UKIP - Send in the 'clowns'


This is the day when those dubbed "clowns, loonies, fruitcakes and closet racists" may find it hard to resist the temptation to laugh in the face of their detractors in the established political parties.

It is the day UKIP emerged as a real political force in the land.

The leaders of all other political parties will now be considering how to respond, what to say and what to do in the face of the party's rise.

UKIP has evolved over the two decades since it was created from an anti-EU pressure group into a fully fledged party which has now proved that it can succeed beyond European elections.

This is a more profound change than you might think. Before today a party created because of one issue and dominated by one man could, in theory, have simply wound up after a referendum on the UK's membership of the EU.

Many of its early backers might have concluded at that point - "job done".

Now, however, there will be UKIP councillors all over the country (there may even be some with a slice of power once all the results are in) who will insist they exist for other purposes. UKIP is not going the way of the Referendum Party.

For now their impact will be on other parties.

Tories on the right will claim that if only David Cameron had listened to them none of this would have happened. They will demand political red meat to woo back their former supporters.

To some extent it's already been offered - David Cameron has talked of a parliamentary vote on an EU referendum, he's announced a crackdown on immigration and a tougher prison regime has been heralded. So, what now?

Blairites will reheat their warnings that Ed Miliband has not extended Labour's support enough.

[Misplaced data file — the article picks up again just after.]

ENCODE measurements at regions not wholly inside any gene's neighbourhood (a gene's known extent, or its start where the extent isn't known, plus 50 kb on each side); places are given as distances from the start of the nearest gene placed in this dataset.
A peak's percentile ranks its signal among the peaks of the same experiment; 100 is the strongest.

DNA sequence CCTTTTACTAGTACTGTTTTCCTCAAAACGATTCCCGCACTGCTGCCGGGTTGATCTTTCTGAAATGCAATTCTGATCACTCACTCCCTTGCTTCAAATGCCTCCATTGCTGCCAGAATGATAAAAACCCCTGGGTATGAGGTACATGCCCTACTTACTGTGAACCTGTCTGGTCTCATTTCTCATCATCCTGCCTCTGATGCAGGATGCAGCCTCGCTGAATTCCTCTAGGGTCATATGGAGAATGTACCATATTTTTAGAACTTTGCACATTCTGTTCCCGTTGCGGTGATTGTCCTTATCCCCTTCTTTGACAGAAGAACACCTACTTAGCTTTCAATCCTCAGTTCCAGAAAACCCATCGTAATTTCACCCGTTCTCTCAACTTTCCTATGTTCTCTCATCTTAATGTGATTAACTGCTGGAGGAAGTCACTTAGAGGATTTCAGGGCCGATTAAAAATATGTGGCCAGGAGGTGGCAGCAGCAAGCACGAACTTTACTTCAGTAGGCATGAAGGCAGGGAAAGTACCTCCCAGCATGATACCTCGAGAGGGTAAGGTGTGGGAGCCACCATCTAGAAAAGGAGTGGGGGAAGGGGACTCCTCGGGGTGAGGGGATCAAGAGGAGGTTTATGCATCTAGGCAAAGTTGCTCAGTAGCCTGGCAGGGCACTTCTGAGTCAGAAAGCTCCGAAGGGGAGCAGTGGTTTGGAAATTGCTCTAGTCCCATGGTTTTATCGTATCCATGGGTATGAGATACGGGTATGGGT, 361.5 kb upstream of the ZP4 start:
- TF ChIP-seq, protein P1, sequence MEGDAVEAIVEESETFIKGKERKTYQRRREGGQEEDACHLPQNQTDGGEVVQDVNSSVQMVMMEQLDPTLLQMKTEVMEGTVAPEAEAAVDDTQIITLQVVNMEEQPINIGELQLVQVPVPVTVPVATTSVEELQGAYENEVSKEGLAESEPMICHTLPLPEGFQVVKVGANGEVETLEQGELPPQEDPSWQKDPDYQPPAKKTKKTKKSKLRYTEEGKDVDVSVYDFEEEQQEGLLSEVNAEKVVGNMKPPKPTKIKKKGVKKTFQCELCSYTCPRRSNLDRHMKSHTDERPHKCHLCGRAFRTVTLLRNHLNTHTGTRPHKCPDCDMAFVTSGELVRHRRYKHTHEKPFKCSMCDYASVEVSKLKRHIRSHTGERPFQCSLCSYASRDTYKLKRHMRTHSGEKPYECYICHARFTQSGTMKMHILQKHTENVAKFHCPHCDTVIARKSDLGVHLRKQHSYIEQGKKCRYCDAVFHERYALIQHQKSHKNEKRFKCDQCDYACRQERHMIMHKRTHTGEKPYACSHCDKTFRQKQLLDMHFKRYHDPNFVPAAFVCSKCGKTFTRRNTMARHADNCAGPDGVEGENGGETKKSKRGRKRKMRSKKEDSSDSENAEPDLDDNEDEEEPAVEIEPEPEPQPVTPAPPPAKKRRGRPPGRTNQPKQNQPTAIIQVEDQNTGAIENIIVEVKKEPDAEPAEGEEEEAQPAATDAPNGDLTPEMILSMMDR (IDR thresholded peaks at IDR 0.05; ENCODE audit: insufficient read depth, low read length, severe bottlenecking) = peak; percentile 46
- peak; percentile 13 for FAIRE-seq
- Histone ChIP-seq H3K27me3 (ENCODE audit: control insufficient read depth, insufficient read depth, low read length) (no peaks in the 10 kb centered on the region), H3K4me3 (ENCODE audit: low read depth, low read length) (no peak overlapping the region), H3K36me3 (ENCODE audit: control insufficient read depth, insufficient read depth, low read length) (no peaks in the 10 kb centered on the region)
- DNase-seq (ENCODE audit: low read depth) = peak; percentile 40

Some in his party will angst about their appeal in the South, some about their failure to convince their traditional white working class voters. He will respond, I suspect, with an attempt to forge a much clearer economic alternative.

The Lib Dems will be relieved that the spotlight is on someone else's problems whilst having to live with the fact that their party's problems are very far from over.

Nigel Farage has already proved that he is one of those politicians like Ken and Boris and Alex Salmond who can make his country smile. Now the clowns are bringing tears to their opponents' eyes. He's sure to see the joke in that.

PS: Having said all of this this let's not forget that UKIP did not win the elections. They look set to end the night with tens of councillors not many hundreds, unlike their opponents. It is extremely unlikely to run any council alone.

They have no MPs and, under our first-past-the-post system, it would be a major achievement to elect just one. Labour still won last night's by-election and the Conservatives look set to have the most councillors and run the most councils.

UKIP are putting down political roots. They are not about to challenge for power.